Что есть значение? Ответ Пола Грайса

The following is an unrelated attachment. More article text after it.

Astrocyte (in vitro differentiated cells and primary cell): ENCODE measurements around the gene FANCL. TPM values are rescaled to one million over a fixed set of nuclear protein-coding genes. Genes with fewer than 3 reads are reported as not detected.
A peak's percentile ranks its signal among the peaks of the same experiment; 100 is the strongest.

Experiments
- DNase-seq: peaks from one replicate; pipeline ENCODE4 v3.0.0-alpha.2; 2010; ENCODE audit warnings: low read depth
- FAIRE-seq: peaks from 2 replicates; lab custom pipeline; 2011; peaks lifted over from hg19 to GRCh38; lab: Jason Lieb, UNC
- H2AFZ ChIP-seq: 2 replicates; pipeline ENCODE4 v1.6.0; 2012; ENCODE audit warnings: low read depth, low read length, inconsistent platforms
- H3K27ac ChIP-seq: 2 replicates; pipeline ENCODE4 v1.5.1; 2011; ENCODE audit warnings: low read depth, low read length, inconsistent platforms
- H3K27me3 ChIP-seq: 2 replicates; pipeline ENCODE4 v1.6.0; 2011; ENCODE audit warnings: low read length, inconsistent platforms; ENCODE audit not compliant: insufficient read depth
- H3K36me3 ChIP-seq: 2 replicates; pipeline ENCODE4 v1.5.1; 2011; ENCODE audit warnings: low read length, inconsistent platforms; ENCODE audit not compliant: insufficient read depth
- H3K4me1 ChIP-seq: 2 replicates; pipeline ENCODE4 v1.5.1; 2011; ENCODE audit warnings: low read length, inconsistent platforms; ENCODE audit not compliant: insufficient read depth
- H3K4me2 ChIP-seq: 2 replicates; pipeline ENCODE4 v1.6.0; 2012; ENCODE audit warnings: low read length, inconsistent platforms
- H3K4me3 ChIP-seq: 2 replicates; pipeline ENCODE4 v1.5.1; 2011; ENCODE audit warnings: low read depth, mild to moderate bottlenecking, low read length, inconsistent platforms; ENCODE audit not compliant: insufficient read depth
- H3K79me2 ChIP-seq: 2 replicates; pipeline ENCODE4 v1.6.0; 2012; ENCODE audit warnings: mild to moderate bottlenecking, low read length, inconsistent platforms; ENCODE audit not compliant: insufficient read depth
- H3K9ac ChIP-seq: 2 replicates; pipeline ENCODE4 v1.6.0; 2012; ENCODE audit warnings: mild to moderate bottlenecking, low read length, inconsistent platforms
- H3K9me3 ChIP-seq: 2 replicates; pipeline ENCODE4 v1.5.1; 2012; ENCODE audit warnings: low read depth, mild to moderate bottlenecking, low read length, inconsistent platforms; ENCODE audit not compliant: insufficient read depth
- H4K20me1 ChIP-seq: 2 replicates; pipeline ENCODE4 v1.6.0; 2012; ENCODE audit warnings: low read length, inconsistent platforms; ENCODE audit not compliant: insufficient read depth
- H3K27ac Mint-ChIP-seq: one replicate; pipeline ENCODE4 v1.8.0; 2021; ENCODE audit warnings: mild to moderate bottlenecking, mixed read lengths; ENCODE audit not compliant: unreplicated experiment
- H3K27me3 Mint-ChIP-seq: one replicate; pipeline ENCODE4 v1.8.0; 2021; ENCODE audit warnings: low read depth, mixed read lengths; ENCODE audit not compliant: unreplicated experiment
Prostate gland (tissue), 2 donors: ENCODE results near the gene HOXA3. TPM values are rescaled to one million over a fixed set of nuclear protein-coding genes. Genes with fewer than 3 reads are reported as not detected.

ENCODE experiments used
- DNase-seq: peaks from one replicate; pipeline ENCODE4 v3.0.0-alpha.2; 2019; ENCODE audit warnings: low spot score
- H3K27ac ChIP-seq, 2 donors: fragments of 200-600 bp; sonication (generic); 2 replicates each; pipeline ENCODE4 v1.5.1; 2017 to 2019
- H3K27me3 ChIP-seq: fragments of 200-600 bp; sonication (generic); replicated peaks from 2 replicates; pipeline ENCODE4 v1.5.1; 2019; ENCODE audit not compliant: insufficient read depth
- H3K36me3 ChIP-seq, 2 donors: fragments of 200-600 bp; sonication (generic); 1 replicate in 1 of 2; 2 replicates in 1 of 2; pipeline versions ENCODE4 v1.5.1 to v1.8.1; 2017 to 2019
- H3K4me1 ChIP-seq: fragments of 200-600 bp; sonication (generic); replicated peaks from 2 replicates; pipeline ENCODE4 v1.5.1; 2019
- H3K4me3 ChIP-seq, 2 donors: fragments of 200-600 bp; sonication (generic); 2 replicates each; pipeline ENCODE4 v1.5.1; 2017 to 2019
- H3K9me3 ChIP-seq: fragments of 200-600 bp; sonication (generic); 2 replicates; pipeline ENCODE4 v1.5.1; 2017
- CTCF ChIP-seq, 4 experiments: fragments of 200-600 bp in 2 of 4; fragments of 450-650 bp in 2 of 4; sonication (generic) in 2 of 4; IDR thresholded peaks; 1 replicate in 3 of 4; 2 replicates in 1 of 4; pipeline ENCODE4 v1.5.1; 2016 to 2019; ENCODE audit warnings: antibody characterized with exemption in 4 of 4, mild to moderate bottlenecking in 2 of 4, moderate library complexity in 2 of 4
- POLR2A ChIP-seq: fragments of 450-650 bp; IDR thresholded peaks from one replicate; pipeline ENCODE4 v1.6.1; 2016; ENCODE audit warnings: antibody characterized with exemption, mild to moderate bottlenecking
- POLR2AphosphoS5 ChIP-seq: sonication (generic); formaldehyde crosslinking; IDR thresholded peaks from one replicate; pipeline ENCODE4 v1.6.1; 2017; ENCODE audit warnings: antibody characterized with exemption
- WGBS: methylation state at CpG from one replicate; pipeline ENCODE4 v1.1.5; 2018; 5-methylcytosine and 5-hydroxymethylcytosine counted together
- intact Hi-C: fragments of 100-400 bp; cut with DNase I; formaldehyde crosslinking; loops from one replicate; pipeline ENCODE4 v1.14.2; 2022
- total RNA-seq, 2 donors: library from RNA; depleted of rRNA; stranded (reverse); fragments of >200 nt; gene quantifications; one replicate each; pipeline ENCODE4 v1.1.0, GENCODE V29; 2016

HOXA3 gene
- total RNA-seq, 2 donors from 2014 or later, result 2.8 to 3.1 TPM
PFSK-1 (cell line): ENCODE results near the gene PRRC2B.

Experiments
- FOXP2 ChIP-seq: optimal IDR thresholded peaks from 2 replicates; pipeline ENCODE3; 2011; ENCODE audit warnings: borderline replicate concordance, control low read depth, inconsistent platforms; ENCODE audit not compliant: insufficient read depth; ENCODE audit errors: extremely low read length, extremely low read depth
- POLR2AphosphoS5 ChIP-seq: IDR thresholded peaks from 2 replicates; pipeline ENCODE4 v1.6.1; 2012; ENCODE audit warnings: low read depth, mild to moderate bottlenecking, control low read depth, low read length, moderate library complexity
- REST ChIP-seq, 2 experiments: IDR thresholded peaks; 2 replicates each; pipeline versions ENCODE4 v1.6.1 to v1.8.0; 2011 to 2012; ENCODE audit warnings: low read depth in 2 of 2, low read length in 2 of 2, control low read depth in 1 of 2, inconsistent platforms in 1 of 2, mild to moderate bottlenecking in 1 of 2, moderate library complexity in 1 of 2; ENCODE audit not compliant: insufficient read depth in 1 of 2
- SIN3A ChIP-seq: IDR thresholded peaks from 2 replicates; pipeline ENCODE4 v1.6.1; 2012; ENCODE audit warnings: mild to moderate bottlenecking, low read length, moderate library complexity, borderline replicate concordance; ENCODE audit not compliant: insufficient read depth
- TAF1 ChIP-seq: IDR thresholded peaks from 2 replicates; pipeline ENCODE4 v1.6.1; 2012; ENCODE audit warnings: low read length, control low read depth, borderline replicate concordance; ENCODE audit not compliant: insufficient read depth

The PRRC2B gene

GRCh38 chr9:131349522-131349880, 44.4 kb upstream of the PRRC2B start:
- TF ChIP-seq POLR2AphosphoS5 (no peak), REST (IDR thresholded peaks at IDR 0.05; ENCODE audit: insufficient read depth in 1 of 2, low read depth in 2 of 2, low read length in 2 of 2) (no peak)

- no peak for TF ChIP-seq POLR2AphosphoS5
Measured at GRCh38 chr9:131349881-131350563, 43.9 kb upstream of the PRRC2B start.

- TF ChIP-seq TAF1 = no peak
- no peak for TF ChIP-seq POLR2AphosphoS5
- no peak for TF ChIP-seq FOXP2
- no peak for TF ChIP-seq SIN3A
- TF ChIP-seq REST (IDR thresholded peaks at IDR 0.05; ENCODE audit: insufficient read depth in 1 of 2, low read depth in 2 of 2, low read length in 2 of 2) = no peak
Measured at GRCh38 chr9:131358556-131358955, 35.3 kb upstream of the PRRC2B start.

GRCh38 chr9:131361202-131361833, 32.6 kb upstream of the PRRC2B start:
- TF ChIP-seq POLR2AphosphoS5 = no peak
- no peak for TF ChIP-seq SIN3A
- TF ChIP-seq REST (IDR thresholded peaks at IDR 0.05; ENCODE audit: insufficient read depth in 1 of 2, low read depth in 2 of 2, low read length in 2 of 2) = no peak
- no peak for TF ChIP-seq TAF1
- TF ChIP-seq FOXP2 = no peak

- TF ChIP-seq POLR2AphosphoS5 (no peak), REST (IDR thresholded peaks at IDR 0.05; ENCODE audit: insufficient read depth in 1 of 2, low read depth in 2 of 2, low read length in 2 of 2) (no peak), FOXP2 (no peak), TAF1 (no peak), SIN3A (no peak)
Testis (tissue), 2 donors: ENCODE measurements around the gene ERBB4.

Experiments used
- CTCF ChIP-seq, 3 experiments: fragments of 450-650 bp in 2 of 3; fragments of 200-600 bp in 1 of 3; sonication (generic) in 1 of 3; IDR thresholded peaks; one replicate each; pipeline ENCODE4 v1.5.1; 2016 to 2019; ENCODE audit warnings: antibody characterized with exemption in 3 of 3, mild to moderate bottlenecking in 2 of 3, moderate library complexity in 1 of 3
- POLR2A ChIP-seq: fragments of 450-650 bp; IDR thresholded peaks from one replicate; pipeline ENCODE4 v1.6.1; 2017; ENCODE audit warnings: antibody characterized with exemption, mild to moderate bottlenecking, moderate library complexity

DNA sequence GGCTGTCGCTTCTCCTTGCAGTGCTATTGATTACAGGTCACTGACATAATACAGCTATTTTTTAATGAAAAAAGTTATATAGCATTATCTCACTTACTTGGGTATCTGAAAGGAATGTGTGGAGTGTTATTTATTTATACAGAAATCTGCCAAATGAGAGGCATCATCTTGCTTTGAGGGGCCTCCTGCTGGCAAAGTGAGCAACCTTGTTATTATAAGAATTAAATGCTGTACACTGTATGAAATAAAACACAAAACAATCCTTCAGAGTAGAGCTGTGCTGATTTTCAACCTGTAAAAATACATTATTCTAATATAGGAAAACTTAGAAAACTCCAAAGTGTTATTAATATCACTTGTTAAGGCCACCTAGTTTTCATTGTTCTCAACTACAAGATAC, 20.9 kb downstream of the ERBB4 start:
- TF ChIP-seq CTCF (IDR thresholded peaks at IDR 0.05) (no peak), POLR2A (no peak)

The present paper discusses the ideas presented in Paul Grice’s groundbreaking paper ‘Meaning’ published in 1957. The ideas are examined in the perspective of Grice’s mature, complete and elaborate approach to language. The following tenets are indicated as the main features of that approach: (1) though meaning and use are closely connected, they should not be identified; (2) the theory of meaning and language as a whole must be systematic and explanatory; (3) meaning of linguistic expressions is explicated in terms of psychological state, first of all, in terms of intentions; (4) three kinds of meaning are distinguished: sentence meaning, what is said, and speaker (utterer’s) meaning; (5) conversation is treated as a rational activity submitted to some general principles: to recognize the speaker intentions the audience makes a special kind of inference – implicatures; (6) natural languages has no special informal logic; (7) semantic and pragmatic aspects of language has no clear-cut boundary, they interact with each other. In discussing Grice’s article ‘Meaning’ a special attention is paid to three points: the difference between natural and non-natural meaning, the applied procedure of conceptual analysis (through identifying necessary and sufficient conditions for attributing non-natural (or speaker) meaning and the nature (reflexive or iterative) of speaker intentions which later were called ‘communicative’. Though Grice is commonly regarded to be a philosopher of ordinary language, his views on the character of meaning and conversation testifies to the effect that he rejects some important principles of that philosophical school.